Neil Pearson on the benefits of acute stress

I recently discovered this super thought-provoking article article from Neil Pearson on the positive effects of acute stress on the body.

We normally think of stress in as the chronic, ongoing stress that continues for weeks on end, taking a toll on our body in the process.  However, there are ways in which acute stress– that is, stress that only occurs during a short period of time, and then comes to an end– can actually benefit our bodies.

Neil writes,

If you want to make a muscle stronger, use it more.  If you want to grow more tolerant of an irritating or bothersome sensation or experience, step up to it.  Face it.  In time, it will bother you less.

Try playing a string instrument for the first time, and feel the intense pain from pushing down strings with your fingertips.  Keep doing it and your body will adapt, even creating a callous as a protective response, just like woodworkers and carpenters have on their hands and dancers have on their feet.  In other words, when you stress your body, typically it responds by being better able to tolerate that stress next time.

We are built to survive.  If there’s anything I learned in my health and science classes, it’s that our bodies are built to adapt specifically in response to the stresses we experience. If we continually perform a certain movement, the muscles that perform that movement will become stronger and better suited to the task.

If we perform a new task repeatedly, we will get better at it, until it becomes second nature.  Our nervous systems will change, and our mental map of this task will become more developed.

Our bodies crave the kind of challenge that we can rise to.  As Neil says, “acute stress is adaptive. This makes sense. When we exercise – challenging our physical abilities – we are not just improving our bodies physically; we are also making changes in our nervous systems.”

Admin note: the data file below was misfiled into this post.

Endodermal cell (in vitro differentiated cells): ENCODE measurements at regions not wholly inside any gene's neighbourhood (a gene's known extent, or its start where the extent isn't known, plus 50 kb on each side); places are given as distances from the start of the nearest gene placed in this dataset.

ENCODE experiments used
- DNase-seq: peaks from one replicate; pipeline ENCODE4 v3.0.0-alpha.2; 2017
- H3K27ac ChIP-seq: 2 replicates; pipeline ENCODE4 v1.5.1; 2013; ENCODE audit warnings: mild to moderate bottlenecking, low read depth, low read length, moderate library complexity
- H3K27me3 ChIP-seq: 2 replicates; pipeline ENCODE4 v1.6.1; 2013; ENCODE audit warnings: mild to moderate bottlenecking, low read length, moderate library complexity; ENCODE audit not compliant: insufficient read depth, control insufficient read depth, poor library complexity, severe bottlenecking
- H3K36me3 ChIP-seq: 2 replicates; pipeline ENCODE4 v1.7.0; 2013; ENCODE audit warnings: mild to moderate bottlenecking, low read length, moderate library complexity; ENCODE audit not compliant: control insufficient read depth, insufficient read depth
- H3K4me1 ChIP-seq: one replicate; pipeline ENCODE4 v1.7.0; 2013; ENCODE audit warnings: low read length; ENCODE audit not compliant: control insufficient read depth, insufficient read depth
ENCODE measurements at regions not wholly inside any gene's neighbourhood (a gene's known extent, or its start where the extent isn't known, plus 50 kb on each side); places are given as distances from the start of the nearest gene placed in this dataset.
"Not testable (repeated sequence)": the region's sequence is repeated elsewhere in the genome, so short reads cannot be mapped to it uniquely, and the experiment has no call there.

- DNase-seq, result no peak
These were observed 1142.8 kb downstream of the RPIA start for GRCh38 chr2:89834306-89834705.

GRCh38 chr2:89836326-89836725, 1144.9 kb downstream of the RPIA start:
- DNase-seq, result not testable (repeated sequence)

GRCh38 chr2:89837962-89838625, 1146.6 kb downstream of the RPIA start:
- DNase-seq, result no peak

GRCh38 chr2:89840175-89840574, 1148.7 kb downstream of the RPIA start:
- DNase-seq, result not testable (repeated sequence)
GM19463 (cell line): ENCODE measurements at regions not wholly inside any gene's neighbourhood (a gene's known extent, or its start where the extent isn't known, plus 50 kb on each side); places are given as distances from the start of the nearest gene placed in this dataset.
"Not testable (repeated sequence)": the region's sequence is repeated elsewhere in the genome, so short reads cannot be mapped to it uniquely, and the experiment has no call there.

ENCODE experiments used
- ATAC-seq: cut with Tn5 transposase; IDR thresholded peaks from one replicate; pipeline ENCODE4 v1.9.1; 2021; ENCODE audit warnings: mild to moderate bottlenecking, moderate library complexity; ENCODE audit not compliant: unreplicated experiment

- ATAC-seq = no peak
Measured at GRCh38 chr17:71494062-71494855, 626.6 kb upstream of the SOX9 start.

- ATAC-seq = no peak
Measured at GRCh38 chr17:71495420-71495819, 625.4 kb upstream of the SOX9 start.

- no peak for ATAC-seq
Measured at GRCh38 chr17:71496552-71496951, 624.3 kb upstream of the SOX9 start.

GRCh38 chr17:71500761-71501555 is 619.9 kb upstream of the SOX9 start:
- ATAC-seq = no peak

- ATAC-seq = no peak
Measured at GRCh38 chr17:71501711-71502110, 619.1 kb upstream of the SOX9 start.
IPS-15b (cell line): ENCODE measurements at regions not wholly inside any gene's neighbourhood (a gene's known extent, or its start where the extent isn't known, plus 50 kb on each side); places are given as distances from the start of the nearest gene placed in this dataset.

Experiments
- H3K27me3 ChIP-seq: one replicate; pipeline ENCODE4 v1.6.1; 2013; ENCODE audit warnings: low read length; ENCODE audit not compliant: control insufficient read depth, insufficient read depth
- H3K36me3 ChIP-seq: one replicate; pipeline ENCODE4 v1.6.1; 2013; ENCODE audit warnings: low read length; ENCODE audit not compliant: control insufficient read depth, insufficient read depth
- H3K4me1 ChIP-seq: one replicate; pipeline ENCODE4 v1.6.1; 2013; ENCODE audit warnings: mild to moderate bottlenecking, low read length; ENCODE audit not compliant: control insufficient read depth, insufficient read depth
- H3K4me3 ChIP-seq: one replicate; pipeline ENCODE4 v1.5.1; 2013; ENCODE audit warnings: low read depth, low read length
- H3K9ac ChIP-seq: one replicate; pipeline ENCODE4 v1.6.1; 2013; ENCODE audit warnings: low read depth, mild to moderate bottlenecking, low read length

So.  How can people with chronic pain and health issues use acute stress to our advantage?

Neil suggests that we harness our body’s ability to grow and change in ways that can benefit us.  By teaching our bodies to do new things, we can give our nervous systems something to process other than pain, and try to jump-start that healthy, adaptive response.

If pain has been preventing you from exercising, Neil suggests:

Create acute stress while limiting the chronic stress of a flare-up: Make a daily plan to try an activity (or part of an activity) you want to do, but do it while you do your very best to keep your breathing even, your body tension low (only use as much as you need for the activity), and your stress level as low as possible.

So basically: we stress our bodies– our nervous systems, in particular, but also our muscles– in new ways.  But we make sure we are in the right place, mentally and physiologically, while we do it, by proactively taking steps to keep our nervous systems from going into fight or flight mode.

There’s even more in Neil’s article.  He talks about some of the positive effects of stress and exercise on the brain– how chronic pain can dim these effects, but how the techniques he suggest might present a way around that.  Definitely check it out!

***

All this talk about the positive aspects of stress reminds me of health psychologist Kelly McGonigal’s excellent TED talk on “How to Make Stress Your Friend.”  I’ve posted about it on my blog before, because it’s just really so great.

In this talk, McGonigal explains more about how stress can actually be a healthy motivator, seeking us to reach out to others and form social supports, and also spurring us on to create meaning in our lives.  She also suggests that when we learn to view stress as a potentially positive factor, it can actually limit some of the negative effects we normally assume stress will have on us.

There’s so much more to say, but for now, I think I’ll let you check these two resources out!  Happy reading/Youtubing– let me know what you think!

 

Little things

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These days,  I’m all about the little things.

Last Sunday, I went with my friend Romina to her father’s house in Rhode Island.  I would say that we were going to visit, but we were actually short on time, and Romina just needed to drop some things off.

But we ended up having a great time.  I had never gotten to know Rhode Island that well, and didn’t realize how beautiful it was, with all of its waterways and estuaries.  We drove through Providence and the surrounding towns, and I soaked in the beauty of all we passed.